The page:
August 14, 2006
Looking at how the HIV epidemic is affecting people in the United States is important to understanding both HIV prevention and treatment needs. The objective of this study1 was to describe the recent epidemiology of HIV infection in the 33 states of the United States that have been reporting HIV infections to the U.S. Centers for Disease Control and Prevention (CDC). This was an analysis conducted by Michael Campsmith of the CDC on HIV surveillance data from 33 states reporting confidential name-based HIV infections since 2000. Data was adjusted for reporting delays and redistribution of unknown transmission categories. Reporting included both HIV infection, AIDS, and prevalence rates per 100,000 population.
Results of the study demonstrated that the estimated number of people living with HIV/AIDS in the United States as of 2004 was 462,164 in the 33 states, of which 28% were female and 72% were male. There was an overall estimated increase in the HIV-infected population of 6.3% per year from 2000-2004. Of those infected, 34% were white, 48% black, 17% Hispanic, and less than 1% each Asian/Pacific Islander and American Indian/Alaska Indian. This is in contrast to the general population in the 33 states, which is 70% white, 13% black, 13% Hispanic, 3% Asian/Pacific Islander, and 1% American Indian/Alaska Indian.
Infection prevalence expressed as a function of age revealed that 1% of those infected were less than 13 years of age, 10% were 13 to 29 years old, 49% were 30 to 44 years old, 35% were 45 to 59 years old, and 5% were 60 years or older.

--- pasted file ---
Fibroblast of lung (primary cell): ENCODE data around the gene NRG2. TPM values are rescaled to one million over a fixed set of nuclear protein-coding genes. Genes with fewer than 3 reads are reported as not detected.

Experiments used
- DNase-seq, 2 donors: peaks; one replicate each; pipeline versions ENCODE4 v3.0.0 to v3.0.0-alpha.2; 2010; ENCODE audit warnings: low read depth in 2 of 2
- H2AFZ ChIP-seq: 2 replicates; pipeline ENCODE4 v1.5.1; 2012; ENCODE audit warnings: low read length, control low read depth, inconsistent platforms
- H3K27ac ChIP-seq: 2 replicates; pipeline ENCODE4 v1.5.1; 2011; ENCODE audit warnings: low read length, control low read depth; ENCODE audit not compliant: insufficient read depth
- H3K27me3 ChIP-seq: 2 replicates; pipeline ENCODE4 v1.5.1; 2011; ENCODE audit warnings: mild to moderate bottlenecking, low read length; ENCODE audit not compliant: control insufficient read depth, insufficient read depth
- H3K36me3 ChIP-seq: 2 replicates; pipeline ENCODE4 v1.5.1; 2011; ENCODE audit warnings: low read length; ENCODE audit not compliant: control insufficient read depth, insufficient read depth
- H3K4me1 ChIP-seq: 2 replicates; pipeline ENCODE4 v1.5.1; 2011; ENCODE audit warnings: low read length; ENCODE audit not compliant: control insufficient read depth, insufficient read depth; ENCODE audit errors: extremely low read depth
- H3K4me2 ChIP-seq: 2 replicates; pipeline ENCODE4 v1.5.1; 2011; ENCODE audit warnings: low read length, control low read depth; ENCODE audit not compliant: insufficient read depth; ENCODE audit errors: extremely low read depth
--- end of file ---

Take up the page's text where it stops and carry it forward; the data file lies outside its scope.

HIV risk factors for males (more than 13 years, n = 332,190) were 60% men who have sex with men (MSM), 19% injection drug use (IDU), 13% heterosexual transmission, and 7% MSM and IDU. HIV risk factors for females (n = 123,178) were 71% heterosexual transmission and 27% IDU.
Prevalence and rates by race were as follows:
|Living With HIV||Prevalence Rate (Per 100,000)|
|American Indian/Alaskan Native||1,995||11|
The conclusions from this analysis indicate that the number of people living with HIV infection continues to increase. Blacks make up 48% of the cases of HIV infection, but only 13% of the population in the 33 states. Sexual contact is the main risk factor for transmission for both men and women.
The limitations of this study are that the data is limited to 33 states and reporting trends are limited to five years starting from 2000. The analysis is also missing some states with known high HIV infection prevalence, such as California, Illinois and Maryland. Finally, not all patients with HIV infection have been tested, diagnosed and reported to the CDC in the 33 reporting states, which further underestimates the prevalence.